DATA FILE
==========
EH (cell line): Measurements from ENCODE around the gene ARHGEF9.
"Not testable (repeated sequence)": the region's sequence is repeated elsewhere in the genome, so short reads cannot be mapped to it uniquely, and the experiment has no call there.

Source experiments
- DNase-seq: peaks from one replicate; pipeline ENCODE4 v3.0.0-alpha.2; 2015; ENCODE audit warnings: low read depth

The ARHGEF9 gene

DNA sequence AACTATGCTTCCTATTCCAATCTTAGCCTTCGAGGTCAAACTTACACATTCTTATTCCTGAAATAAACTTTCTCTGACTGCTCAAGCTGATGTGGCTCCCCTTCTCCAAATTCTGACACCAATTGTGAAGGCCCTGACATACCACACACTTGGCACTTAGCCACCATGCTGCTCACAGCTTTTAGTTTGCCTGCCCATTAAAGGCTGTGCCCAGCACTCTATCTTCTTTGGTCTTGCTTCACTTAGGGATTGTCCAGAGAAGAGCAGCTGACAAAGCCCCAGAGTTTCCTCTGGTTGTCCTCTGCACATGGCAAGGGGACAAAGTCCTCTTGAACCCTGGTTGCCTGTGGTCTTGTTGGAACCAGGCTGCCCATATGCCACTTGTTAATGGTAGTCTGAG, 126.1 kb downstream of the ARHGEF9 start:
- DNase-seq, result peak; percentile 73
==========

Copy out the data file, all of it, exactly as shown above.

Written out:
EH (cell line): Measurements from ENCODE around the gene ARHGEF9.
"Not testable (repeated sequence)": the region's sequence is repeated elsewhere in the genome, so short reads cannot be mapped to it uniquely, and the experiment has no call there.

Source experiments
- DNase-seq: peaks from one replicate; pipeline ENCODE4 v3.0.0-alpha.2; 2015; ENCODE audit warnings: low read depth

The ARHGEF9 gene

DNA sequence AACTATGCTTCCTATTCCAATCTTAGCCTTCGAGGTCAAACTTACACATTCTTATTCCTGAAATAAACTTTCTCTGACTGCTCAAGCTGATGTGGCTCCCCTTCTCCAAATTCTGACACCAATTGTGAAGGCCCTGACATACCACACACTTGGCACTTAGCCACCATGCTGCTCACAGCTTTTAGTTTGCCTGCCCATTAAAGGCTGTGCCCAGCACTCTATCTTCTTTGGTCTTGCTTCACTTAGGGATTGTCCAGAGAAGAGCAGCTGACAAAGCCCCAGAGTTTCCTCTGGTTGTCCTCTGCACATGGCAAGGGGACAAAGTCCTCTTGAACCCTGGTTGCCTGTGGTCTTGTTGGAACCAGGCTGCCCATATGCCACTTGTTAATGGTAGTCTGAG, 126.1 kb downstream of the ARHGEF9 start:
- DNase-seq, result peak; percentile 73